Neon Saltwater (a.k.a. Abby Dougherty) is a Seattle-based new media artist whose specializes in creating digital interiors that exist somewhere between the pastel, neon glow of the 1980s and a perfect, fantasy future.
Dougherty designed real interiors before she began experimenting with her hyper-stylized digital spaces. In 2015 she coined a word to describe them: R o o m w a v e . The R o o m w a v e concept has garnered a passionate online following through various social media sites with members contributing found photographs as well as original artwork that reflect the R o o m w a v e ideal. Dougherty insists that that ideal is not purely based on aesthetics but also an enigmatic and elusive quality that even she, as the creator, finds it hard to define.
Night After the Mall
Christian Petersen: Tell us a little about the origins of your alternate name Neon Saltwater.
Neon Saltwater: Neon Saltwater started as a name of a music playlist that I shared with a (now estranged) friend. The name came randomly to me in kind of a flash as I imagined a scene in a dark room with big clear plastic tanks of colored water that were glowing. I named the playlist “Neon Saltwater Party.” It was the kind of place I imagined interacting with the person in. We always had this silent connection that was really bizarre and alien, as if it was from a past life. The energy felt supernatural and belonged to another realm and the music made it feel real. All the songs on the playlist had to capture the essence of that word neonsaltwater. As a visual artist, I decided to create visual representation of places where that energy lived.
The images I create have the same rules of the playlist. It felt natural to brand my art in that way as I have always really appreciated collections and series. People started to call me Neon Saltwater and I was ok with that. I think my personal identity as Abby doesn’t matter because my intention when creating this collection is to express mysterious emotions that other people have also felt before and that is what my art is always about.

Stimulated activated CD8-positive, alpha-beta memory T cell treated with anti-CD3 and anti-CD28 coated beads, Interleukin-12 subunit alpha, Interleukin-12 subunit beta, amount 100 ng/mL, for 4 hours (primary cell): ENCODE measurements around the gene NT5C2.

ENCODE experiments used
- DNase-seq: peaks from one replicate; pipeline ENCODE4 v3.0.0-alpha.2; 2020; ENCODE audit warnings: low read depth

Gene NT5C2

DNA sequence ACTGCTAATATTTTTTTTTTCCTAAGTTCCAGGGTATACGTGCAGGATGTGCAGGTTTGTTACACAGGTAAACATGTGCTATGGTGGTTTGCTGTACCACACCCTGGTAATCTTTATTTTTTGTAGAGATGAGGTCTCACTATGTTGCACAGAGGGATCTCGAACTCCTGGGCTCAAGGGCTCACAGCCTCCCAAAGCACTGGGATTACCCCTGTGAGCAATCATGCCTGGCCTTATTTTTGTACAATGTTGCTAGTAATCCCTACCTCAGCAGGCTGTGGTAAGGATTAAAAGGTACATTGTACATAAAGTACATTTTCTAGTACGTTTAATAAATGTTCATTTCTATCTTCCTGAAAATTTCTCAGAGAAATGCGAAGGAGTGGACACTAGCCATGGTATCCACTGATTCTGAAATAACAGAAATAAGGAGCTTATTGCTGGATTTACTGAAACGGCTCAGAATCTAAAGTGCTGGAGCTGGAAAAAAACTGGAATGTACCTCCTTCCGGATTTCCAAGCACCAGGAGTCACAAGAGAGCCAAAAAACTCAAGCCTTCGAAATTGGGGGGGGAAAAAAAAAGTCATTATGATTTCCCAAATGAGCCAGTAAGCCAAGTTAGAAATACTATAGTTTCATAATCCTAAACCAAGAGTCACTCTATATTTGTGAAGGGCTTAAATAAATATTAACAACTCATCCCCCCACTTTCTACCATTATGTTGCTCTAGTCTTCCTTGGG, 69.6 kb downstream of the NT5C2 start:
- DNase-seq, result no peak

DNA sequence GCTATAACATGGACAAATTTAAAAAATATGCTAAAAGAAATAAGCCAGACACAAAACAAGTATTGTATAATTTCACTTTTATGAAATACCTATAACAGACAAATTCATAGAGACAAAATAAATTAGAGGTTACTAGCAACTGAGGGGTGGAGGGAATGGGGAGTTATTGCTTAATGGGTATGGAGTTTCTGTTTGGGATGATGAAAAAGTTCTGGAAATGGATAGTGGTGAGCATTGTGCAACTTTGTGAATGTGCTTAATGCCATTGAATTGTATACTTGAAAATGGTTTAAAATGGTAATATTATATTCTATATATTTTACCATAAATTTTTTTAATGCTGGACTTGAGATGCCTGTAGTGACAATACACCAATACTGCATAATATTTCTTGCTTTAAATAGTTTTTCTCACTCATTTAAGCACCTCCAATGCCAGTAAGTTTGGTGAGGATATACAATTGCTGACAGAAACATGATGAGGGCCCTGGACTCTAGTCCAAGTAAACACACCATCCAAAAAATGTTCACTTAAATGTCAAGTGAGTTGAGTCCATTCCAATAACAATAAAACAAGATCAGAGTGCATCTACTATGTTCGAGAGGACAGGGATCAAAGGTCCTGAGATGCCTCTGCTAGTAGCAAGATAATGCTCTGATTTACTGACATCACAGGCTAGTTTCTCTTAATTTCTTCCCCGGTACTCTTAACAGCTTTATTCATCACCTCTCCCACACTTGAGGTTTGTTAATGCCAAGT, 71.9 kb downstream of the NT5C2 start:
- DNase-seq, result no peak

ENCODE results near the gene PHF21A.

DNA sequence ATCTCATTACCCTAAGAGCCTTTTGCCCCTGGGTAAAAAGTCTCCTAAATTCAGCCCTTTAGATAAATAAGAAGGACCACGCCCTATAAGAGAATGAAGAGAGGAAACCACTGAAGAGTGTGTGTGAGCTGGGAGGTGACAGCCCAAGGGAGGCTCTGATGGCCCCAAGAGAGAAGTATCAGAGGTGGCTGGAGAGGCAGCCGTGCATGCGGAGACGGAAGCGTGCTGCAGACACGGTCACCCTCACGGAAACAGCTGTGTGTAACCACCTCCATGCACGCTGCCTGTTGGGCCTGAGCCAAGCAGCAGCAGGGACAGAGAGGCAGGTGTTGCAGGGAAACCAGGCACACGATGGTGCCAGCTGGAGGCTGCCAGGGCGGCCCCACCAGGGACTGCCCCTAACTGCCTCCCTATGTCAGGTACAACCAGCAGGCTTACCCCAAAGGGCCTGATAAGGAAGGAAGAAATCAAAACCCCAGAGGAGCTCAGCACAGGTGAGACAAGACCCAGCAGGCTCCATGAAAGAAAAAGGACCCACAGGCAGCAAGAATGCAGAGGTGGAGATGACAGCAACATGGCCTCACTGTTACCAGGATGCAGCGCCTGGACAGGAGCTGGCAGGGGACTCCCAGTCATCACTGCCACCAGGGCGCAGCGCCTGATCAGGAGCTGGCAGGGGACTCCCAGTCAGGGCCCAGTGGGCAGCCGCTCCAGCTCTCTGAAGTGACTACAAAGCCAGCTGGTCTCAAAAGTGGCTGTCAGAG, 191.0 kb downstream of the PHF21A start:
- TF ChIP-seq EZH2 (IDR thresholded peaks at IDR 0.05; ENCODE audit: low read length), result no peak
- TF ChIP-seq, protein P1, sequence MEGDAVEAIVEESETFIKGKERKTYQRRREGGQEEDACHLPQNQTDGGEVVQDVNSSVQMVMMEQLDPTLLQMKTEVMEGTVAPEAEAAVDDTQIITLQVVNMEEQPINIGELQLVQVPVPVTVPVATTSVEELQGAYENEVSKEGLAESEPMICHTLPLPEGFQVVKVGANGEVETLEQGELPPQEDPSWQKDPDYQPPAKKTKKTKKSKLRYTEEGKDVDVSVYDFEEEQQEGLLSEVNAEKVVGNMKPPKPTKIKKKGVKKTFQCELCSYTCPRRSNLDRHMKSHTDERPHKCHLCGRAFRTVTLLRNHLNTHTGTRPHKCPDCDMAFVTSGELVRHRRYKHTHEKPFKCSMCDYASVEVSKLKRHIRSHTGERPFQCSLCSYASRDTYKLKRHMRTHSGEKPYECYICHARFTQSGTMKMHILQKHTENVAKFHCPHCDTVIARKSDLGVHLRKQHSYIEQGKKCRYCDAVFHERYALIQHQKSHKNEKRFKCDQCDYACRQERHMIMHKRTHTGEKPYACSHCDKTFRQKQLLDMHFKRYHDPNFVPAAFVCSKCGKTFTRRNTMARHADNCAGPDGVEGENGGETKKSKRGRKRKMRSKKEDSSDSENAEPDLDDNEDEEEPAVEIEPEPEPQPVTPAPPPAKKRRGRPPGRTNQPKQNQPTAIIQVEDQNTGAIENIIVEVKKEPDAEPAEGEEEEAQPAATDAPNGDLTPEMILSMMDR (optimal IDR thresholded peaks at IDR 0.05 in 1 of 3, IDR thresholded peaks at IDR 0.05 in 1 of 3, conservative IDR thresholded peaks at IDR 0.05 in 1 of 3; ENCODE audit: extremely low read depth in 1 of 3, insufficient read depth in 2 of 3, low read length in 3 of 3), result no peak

“Badlands” for Crater
CP: What sparked your interest in using computers creatively?
NS: I have always been an artist and I have always felt comfortable with computers. Computers and 3D modeling programs allow me to really express things I can’t express in other mediums and I feel the most connected to myself when I am playing with space and objects in 3D. The possibilities are endless and it’s satisfying to create things that defy gravity.
CP: You also work as an interior designer. Which came first real or digital interiors?
NS: I was an interior designer first but I have always been an artist that loved spaces. I didn't start making digital rooms as an art form though until a few years after college.
This place isn't real but I know we were there
CP: How was your art school experience and what lasting impact did it have on your work?
NS: Interior design was probably the most non-typical “art school” major that Cornish (College of the Arts, Seattle) offered and most of the curriculum was more technical and meant to prepare us to go off to architectural firms. However, my class had an incredible teacher for most of our initial interior studio classes named Jon Gierlich. He made an incredible impact on my design process. He really valued conceptualism and abstract thinking when it came to environments. He gave us assignments that we thought were ridiculous at first but they conditioned us to develop a deep emotional relationship with space and to think about interiors as having an intentional energy. He always emphasized the idea that there was a live spirit in architecture and space and we grew to pour our hearts into our projects. I feel so lucky to have had him when we did: he passed away our senior year but his methods and teachings are still ingrained in my process.
It Kills Me
CP: What attracted you to focus on creating digital interiors and architecture in your art?
NS: In real life, I am actually an interior designer and I have always loved environments. I started rearranging my room about once a month when I was a kid and it would drive my parents nuts. I somehow figured out how to get my 10-year-old body to push a huge dresser across the room sometimes in the middle of the night when my parents were sleeping. Once I had the idea to do it, I had to do it right then and there even if it was not an appropriate time. I was obsessed with the change of emotion I felt from furniture being switched around. Now I love everything related from event design to home staging. I love aesthetic consistency and formulaic compositions of space. Digital media lets me create rooms faster more often than reality.